WASHINGTON - Early voting broke records this year as more than 90 million Americans requested mail-in ballots.
"We should know the result of the election on November 3rd," said President Donald Trump.
But the final numbers are never actually in by midnight Election Day. Political analysts and news networks project winners based on partial counts but this year the race might be too close to call due to the historic number of early votes and mail-in ballots.
"It just takes longer to process, prepare and count absentee ballots then it does ballots cast in a polling place," said The Heritage Foundation's Hans Von Spakovsky.
A candidate needs 270 electoral votes to win and due to a July Supreme Court ruling, states can now require electors vote with the popular vote which means every ballot counts.
"I suspect the most likely kind of post-election litigation is over the rejection of absentee ballots again going back to the New York primary," said Spakovsky. "1 in 5 ballots were rejected by election officials for not complying with state legal requirements, and litigation was filed contesting the rejection of those absentee ballots and I suspect that is the same kind of litigation we might see after the general election."
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Florida and North Carolina have been counting mail-in votes for weeks and are set to release results as soon as polls close but not all mail-in ballots will be counted by the end of election night.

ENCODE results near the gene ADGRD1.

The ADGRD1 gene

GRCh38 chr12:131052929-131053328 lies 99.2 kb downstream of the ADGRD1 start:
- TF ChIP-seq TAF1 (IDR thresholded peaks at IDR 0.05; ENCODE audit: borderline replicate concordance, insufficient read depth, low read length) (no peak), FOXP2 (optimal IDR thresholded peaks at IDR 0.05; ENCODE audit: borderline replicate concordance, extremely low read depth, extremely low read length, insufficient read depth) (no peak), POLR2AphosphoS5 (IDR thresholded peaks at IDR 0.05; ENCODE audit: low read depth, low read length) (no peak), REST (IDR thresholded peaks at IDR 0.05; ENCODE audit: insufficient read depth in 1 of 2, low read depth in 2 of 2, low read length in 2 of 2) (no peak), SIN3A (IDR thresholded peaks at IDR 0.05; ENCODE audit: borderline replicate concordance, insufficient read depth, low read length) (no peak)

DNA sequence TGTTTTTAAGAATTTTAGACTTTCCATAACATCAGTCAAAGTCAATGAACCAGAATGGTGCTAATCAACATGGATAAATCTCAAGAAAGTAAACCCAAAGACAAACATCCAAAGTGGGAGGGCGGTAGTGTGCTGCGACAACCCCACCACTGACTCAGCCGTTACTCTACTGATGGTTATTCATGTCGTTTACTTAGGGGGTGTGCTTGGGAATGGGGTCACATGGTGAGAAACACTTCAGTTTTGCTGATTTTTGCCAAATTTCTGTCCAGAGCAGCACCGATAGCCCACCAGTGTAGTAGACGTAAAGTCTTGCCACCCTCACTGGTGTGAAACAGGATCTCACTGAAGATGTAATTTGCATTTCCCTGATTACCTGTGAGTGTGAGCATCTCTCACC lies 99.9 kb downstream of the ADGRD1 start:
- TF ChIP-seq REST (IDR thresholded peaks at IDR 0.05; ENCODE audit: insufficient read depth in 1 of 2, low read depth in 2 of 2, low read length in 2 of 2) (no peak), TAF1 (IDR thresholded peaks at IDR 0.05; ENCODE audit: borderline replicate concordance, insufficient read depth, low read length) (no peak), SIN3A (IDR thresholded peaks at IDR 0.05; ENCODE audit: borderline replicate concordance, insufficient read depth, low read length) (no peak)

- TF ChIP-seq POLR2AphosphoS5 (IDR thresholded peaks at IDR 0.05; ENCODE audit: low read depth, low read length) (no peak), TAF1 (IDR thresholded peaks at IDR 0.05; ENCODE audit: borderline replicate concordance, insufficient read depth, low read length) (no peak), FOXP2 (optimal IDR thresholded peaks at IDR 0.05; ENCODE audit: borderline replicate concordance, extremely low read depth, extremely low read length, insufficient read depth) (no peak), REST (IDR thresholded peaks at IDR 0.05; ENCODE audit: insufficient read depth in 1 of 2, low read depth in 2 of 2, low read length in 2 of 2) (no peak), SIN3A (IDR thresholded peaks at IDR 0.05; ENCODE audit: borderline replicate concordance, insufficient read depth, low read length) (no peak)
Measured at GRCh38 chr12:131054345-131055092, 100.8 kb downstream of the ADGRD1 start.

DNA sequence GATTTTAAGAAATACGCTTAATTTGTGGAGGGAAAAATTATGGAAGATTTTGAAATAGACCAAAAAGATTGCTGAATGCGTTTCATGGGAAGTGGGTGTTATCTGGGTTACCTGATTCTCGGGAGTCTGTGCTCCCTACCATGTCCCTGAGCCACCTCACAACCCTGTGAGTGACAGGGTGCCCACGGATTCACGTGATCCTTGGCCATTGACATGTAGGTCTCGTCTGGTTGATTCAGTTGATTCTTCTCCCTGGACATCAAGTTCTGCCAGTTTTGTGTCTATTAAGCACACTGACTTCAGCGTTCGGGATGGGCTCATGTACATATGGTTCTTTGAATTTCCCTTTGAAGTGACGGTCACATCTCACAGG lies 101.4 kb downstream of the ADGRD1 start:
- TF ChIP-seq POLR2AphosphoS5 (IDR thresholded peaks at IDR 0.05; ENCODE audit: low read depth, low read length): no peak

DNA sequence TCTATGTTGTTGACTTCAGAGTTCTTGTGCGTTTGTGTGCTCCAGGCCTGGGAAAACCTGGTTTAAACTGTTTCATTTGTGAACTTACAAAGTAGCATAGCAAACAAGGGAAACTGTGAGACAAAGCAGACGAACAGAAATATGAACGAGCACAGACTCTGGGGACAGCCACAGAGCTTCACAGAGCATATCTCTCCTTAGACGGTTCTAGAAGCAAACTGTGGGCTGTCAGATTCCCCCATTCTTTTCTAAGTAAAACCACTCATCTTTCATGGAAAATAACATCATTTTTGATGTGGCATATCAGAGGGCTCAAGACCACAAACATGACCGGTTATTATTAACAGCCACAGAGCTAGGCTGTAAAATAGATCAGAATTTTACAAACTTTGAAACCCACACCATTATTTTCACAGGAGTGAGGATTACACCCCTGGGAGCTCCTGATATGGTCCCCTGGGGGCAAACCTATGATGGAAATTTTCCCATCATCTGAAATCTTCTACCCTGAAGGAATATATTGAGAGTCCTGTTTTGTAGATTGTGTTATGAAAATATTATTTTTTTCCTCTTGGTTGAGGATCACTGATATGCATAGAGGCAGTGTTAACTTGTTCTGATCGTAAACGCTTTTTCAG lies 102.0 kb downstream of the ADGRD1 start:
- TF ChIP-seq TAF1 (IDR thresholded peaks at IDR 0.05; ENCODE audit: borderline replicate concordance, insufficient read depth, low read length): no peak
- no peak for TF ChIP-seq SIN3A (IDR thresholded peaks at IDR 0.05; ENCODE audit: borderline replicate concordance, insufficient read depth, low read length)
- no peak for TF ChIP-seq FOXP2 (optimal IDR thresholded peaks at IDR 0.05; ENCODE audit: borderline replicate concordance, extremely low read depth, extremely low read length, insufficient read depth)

For some states, it could take days, a week, or even longer.
"Counting ballots for two weeks which is totally inappropriate," said Trump. "I don't believe that's by our laws. I don't believe that, but we'll see what happens."
In all 50 states, mail-in votes must be postmarked by Election Day. In 28 days they must also arrive by the time polls close. In the other 22, ballots are counted if they arrive after the election as long as they have a post-mark of November 3rd or before.
Massachusetts, Mississippi, and Maryland do not permit the processing of mailed ballots until after the polls close. Typically mail-in votes take longer to count than ballots cast in person so initial results that indicate either a red or blue wave could be premature.
In 2018, Arizona Republican Martha McSally was leading by more than 14,000 votes election night, then lost to Democrat Krysten Sinema days later after hundreds of thousands of mail-in ballots were tallied.
President Trump and Democrat Joe Biden could face a similar situation.